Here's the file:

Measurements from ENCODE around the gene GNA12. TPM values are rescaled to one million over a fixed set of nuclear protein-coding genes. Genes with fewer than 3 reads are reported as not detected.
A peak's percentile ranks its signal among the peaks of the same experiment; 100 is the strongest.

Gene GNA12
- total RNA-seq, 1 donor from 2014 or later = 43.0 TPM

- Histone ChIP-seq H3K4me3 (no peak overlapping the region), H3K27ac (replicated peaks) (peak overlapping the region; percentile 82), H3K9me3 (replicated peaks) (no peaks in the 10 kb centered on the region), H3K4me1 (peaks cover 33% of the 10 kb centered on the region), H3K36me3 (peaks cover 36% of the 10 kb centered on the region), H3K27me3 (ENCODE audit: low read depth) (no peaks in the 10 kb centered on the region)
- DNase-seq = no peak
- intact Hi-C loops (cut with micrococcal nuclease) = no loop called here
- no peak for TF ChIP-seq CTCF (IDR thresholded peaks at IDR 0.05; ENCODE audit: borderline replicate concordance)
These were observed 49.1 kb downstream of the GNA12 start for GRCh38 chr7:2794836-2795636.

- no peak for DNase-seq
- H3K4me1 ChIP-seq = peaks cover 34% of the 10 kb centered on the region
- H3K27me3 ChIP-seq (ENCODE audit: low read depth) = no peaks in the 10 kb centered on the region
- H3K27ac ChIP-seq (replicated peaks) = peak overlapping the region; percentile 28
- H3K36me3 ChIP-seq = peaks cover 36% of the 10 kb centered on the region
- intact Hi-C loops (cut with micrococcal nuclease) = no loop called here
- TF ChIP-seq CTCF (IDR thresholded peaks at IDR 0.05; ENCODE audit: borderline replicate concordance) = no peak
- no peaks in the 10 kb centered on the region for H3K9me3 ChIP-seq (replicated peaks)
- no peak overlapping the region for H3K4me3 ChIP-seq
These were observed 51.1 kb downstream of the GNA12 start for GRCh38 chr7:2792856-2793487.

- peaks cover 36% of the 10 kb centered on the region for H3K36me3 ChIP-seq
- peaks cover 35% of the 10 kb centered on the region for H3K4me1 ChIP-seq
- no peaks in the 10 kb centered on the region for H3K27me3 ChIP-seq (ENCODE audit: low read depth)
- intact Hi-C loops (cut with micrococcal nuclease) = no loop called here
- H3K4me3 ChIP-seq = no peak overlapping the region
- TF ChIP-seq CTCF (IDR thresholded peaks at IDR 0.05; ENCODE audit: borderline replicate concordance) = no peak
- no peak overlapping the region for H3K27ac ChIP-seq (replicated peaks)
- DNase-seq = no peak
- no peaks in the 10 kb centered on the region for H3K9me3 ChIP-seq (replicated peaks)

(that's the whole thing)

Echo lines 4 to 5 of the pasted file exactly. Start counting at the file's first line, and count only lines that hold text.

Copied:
- total RNA-seq, 1 donor from 2014 or later = 43.0 TPM

- Histone ChIP-seq H3K4me3 (no peak overlapping the region), H3K27ac (replicated peaks) (peak overlapping the region; percentile 82), H3K9me3 (replicated peaks) (no peaks in the 10 kb centered on the region), H3K4me1 (peaks cover 33% of the 10 kb centered on the region), H3K36me3 (peaks cover 36% of the 10 kb centered on the region), H3K27me3 (ENCODE audit: low read depth) (no peaks in the 10 kb centered on the region)